#trending: Teacher in China criticised for ordering students to submerge phones in water as punishment
- A middle school teacher in China drew criticism for submerging students’ mobile phones in water to discipline them
- Netizens felt that the punishment, which would most likely damage the phones, was too harsh and costly
- The teacher has since been reprimanded and the school ordered to pay compensation for any damaged phones
GUIZHOU, CHINA — An unconventional method of punishment by a teacher in China has drawn ire online.
A teacher from a middle school in Guiyang, Guizhou province decided to submerge students' mobile phones in water in order to discipline them.
A video recording that circulated online on May 9 showed 15-year-old students going up to the teacher’s podium one by one to place their phones into a basin of water. The pupils were in Grade 9, Sina News reported.
A stack of more than 20 phones sat beside the basin, which already had more than a dozen phones submerged in there.
In response to the video, an anonymous male teacher from the middle school said that the school has a strict policy on mobile phones, and consent was given by parents to discipline the students as they see fit.
He explained to online media Time Video that the school restricts the use of phones and has a strict ban on romantic relationships, smoking and drinking.
Parents have been apparently supportive of the ban, even suggesting that phones be smashed on the floor as a form of punishment.
“Since dropping phones on the floor could have a bad influence on the children, the teacher decided that the water treatment was a more appropriate solution,” the unnamed teacher said.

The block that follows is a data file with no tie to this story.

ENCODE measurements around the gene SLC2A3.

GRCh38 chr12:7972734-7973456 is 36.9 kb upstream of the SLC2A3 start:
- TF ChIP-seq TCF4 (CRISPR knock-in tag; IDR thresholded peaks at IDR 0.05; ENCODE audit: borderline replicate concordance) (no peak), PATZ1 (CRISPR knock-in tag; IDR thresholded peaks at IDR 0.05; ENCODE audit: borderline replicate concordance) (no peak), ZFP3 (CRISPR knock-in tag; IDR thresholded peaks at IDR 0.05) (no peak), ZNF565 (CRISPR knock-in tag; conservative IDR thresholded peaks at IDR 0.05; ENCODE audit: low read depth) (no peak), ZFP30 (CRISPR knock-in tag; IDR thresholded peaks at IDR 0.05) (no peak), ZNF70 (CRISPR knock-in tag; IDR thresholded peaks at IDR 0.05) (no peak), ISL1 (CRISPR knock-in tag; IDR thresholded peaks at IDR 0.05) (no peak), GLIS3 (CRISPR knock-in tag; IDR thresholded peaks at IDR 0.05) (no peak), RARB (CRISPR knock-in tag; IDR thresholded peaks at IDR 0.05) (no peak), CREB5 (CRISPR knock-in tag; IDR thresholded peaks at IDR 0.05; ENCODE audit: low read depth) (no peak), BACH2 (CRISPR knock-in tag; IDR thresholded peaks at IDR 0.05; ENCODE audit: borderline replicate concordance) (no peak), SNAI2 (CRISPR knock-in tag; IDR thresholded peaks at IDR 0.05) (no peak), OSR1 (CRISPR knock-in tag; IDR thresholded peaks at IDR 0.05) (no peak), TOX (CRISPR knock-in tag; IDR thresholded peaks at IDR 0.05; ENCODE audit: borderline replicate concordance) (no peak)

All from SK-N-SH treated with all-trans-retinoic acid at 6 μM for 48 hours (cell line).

He added that the children were obliged to comply because their parents had sanctioned the punishment.
The incident drew a heated debate online.
One person asked on Douyin, the Chinese version of video-sharing application TikTok: “Just confiscate it, why do you have to soak it?”
This echoed the sentiments of other online users.
Many also noted the costly repercussions of this method of punishment: “A mobile phone costs thousands of yuan. Is it really appropriate for the school to do so?”
Some had doubts on whether parents really approved of this: “The parents agreed? I feel that any normal person would not agree to losing thousands of dollars that they have worked so hard to earn.”
Mobile phones retail for about 1,000 yuan to 10,000 yuan (S$191 to S$1,913) in China.
Another online user suggested that the act could be illegal: “The students could report a criminal case of their private property being damaged.”
Staff members from the education bureau there told Jimu News that the teacher has been "reprimanded and educated” for her behaviour and that the school will have to provide compensation, if any phones were damaged.
“The school cannot ruin the belongings of students, even with the parents’ permission,” the bureau's representative said.
In recent years, the “destructive” treatment of mobile phones has become an increasingly common discipline method in China's schools.
A school in Xinyang, Henan province made headlines in 2021 for organising a “ceremonial” mobile phone smashing activity. Students went up to the school podium to smash their phones with a hammer while their peers watched, a punishment for using their phones before examinations.
Similarly, a school in Hebei province sparked outcry last year for its mobile phone smashing practice.
The school had placed a sign accompanied by a hammer at the school gate for "complimentary phone smashing", to remind students that mobile phones found on them will be broken by a hammer.
Although the school said that it would compensate parents for the damaged phones, online users found the punishment inappropriate and violent.